Solvay And Aerosint To Create 3d Printers For Polymers

Solvay has teamed up with Aerosint in a research agreement to develop a selective laser sintering (SLS) printing process for polymers. The two Belgian companies shall work on creating a 3D printing process that is also economically efficient. Solvay owns a range of high-performing polymers that includes Ryton polyphenylene sulfide (PPS) and KetaSpire polyetheretherketone (PEEK) exhibit prospective growth in the field of 3D printing but their integration with powder fusion processes like SLS has not been explored. Chemical company Solvay has been working with the Belgium-based engineering company Aerosint for nearly two years towards the creation of a game-changing technology with advanced material and fusion power. The new agreement will strengthen their collaboration towards the innovation of high performing material technology.

Additive manufacturing has shown a lot of potential in the aerospace, automotive and medical industries and polymers printed with this process can efficiently replace metals in varied applications. The 3D printers market is booming owing to its increasing demand and their usage in the formulation of complex structures. However, the wastage of material is turning out to be an expensive concern. Aerosint has adopted a different method of multi-material deposition, which selectively deposits powder material over the build surface from a rotating drum. This process allows for the replacement of powder re-coater with two or more ceramic, metal and polymer powders to create a multi-layered structure with spatial selectivity in both SLS and Selective laser melting (SLM) 3D printers.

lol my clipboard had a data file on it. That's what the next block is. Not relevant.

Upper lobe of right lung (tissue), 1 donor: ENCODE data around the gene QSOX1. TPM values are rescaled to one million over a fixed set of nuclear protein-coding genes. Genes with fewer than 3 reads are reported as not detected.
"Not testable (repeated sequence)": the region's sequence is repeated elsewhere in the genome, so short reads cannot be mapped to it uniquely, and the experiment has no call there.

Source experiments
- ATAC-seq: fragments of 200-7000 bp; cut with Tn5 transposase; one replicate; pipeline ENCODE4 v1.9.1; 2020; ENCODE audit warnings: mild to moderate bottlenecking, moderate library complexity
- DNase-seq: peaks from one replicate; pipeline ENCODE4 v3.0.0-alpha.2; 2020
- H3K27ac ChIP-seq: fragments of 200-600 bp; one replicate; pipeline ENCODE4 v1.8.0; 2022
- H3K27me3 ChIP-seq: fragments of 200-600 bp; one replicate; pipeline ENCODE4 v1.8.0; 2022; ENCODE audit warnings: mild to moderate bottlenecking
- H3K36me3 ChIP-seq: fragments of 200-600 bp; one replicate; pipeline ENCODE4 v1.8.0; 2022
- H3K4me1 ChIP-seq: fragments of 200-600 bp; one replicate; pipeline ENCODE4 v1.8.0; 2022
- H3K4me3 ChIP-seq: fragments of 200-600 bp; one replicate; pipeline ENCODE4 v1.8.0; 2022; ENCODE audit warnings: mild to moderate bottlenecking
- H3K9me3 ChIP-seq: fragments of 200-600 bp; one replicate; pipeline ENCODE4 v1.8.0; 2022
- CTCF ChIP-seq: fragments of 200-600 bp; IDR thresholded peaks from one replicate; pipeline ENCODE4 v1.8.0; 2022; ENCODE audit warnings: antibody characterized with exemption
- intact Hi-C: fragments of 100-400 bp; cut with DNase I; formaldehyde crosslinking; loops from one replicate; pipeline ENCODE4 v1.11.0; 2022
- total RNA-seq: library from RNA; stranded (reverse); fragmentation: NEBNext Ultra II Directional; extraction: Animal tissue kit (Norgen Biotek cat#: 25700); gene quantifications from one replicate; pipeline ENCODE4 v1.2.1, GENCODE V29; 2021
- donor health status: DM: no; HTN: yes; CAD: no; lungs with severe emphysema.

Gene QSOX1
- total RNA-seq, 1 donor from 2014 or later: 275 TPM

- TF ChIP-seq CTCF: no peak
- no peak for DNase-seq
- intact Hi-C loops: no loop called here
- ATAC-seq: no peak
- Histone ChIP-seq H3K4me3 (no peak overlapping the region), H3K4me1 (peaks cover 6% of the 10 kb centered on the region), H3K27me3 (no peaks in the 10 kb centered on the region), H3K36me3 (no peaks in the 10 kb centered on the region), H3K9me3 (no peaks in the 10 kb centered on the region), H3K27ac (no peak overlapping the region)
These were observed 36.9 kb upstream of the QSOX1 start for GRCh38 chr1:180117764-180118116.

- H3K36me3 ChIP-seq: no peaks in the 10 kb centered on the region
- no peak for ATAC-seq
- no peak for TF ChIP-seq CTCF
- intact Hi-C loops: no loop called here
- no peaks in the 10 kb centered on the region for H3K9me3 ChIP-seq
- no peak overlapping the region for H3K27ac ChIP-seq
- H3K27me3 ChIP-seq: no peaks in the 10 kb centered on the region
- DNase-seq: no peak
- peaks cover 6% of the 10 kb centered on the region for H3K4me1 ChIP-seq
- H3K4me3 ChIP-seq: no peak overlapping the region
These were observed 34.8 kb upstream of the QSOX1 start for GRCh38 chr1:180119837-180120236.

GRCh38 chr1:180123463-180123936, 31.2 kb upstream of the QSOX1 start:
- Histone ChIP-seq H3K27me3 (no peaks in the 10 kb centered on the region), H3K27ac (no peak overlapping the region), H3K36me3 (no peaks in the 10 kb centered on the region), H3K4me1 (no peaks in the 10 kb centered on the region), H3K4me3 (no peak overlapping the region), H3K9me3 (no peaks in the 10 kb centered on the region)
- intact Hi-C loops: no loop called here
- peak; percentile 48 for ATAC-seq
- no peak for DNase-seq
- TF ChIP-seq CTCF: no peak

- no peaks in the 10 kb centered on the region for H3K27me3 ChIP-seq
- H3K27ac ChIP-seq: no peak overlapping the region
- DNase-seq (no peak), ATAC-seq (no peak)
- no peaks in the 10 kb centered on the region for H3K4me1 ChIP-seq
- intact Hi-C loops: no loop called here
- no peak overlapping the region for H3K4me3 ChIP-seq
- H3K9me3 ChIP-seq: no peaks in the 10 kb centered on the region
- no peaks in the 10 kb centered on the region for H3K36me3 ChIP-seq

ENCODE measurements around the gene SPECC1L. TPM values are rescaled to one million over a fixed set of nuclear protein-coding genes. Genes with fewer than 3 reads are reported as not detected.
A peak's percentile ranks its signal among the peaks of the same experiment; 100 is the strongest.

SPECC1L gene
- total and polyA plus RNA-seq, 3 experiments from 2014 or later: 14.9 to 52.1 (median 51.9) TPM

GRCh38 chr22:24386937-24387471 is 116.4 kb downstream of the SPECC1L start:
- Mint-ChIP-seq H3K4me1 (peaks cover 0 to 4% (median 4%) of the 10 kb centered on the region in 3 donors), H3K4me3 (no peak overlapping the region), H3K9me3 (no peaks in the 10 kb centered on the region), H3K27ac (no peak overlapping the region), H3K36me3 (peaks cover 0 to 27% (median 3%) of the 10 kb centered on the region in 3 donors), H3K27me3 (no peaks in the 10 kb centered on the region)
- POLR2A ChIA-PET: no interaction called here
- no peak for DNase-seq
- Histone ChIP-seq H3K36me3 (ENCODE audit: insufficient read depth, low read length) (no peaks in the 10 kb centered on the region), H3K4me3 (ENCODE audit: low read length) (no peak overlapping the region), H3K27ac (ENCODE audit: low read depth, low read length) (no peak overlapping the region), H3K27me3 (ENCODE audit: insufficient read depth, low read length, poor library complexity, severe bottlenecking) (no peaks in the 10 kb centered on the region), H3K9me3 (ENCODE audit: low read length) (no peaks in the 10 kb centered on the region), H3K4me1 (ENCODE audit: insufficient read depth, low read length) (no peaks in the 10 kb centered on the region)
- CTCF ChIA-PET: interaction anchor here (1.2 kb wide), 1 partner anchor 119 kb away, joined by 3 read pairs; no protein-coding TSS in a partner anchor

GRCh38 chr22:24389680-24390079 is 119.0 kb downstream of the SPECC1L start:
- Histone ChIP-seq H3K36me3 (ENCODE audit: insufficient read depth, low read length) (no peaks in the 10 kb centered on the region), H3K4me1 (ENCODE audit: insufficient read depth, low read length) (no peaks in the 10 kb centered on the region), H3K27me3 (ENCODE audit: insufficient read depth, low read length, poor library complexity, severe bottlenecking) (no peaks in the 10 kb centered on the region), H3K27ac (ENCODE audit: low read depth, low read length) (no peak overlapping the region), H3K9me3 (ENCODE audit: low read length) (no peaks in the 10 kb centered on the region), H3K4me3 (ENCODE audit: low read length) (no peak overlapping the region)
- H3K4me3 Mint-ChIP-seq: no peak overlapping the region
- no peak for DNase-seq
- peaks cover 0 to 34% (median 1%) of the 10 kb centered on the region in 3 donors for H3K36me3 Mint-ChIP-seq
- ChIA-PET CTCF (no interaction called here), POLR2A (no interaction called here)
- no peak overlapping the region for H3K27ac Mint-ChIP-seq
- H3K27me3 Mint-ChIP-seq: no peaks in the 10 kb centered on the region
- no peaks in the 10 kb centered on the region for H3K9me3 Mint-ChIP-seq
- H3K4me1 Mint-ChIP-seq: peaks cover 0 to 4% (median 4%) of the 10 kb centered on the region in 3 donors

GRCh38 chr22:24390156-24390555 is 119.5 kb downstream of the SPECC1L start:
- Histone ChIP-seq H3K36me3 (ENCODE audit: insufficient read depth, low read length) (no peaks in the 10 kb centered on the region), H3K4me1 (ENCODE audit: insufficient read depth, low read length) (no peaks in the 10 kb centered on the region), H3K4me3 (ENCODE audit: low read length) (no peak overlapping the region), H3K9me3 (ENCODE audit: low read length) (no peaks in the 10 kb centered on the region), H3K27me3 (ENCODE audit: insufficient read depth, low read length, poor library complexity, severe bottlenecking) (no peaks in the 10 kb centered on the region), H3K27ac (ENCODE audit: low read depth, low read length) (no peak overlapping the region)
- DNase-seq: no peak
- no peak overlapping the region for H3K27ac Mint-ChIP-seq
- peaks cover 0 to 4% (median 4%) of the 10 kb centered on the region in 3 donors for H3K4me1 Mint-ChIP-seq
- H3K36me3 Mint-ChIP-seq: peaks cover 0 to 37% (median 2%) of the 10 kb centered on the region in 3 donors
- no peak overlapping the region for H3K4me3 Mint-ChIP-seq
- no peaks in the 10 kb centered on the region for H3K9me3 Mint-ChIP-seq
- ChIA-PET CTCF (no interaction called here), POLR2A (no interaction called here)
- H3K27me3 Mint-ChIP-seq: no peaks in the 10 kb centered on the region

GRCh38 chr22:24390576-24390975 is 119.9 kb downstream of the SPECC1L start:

This agreement follows another venture by Aerosint into Additive Manufacturing. The company recently announced a partnership with Aconity3D for the expansion of multi-material 3D printing applications. Solvay, on the other hand, announced a deal with Austrian firm Lenzing to create a sustainable fabric using Tencel’s lyocell fibers and the biodegradable polyamide Amni Soul Eco, which will combine and optimize the benefits that the two offer including thermal regulation, breathability, etc.


Liam Turdue

Liam is a journalism graduate who spent his intern years at a publishing house in New York. Liam soon landed a job as a sub-editor at the same company. Subsequently he teamed up with his college friends to set up a media site of his own – Adrian manages the entire editorial cycle and provides guidance to the entire team of contributors and authors.

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